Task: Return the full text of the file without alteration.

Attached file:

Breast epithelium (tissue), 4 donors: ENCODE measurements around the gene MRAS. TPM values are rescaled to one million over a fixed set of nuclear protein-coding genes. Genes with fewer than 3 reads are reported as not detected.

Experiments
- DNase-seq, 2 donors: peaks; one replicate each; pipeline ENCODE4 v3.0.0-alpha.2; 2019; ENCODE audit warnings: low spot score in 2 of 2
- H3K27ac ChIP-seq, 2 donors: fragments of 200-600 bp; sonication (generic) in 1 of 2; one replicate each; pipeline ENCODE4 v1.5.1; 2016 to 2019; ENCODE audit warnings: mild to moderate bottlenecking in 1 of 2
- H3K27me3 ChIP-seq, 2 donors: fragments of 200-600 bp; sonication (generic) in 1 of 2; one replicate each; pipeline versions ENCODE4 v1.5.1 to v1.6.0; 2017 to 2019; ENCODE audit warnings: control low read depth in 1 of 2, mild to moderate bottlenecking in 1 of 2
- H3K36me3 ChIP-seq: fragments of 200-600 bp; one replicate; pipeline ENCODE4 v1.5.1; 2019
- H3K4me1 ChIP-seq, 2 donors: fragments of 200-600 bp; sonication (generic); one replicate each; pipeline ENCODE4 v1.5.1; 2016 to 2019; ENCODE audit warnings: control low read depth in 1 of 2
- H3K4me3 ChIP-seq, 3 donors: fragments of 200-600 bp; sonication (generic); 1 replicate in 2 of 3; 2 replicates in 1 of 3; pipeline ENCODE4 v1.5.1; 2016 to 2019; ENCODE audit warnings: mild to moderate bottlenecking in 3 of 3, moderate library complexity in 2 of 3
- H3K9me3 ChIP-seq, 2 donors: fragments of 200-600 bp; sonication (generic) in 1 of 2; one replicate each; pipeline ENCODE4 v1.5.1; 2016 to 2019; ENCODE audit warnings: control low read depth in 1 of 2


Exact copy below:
Breast epithelium (tissue), 4 donors: ENCODE measurements around the gene MRAS. TPM values are rescaled to one million over a fixed set of nuclear protein-coding genes. Genes with fewer than 3 reads are reported as not detected.

Experiments
- DNase-seq, 2 donors: peaks; one replicate each; pipeline ENCODE4 v3.0.0-alpha.2; 2019; ENCODE audit warnings: low spot score in 2 of 2
- H3K27ac ChIP-seq, 2 donors: fragments of 200-600 bp; sonication (generic) in 1 of 2; one replicate each; pipeline ENCODE4 v1.5.1; 2016 to 2019; ENCODE audit warnings: mild to moderate bottlenecking in 1 of 2
- H3K27me3 ChIP-seq, 2 donors: fragments of 200-600 bp; sonication (generic) in 1 of 2; one replicate each; pipeline versions ENCODE4 v1.5.1 to v1.6.0; 2017 to 2019; ENCODE audit warnings: control low read depth in 1 of 2, mild to moderate bottlenecking in 1 of 2
- H3K36me3 ChIP-seq: fragments of 200-600 bp; one replicate; pipeline ENCODE4 v1.5.1; 2019
- H3K4me1 ChIP-seq, 2 donors: fragments of 200-600 bp; sonication (generic); one replicate each; pipeline ENCODE4 v1.5.1; 2016 to 2019; ENCODE audit warnings: control low read depth in 1 of 2
- H3K4me3 ChIP-seq, 3 donors: fragments of 200-600 bp; sonication (generic); 1 replicate in 2 of 3; 2 replicates in 1 of 3; pipeline ENCODE4 v1.5.1; 2016 to 2019; ENCODE audit warnings: mild to moderate bottlenecking in 3 of 3, moderate library complexity in 2 of 3
- H3K9me3 ChIP-seq, 2 donors: fragments of 200-600 bp; sonication (generic) in 1 of 2; one replicate each; pipeline ENCODE4 v1.5.1; 2016 to 2019; ENCODE audit warnings: control low read depth in 1 of 2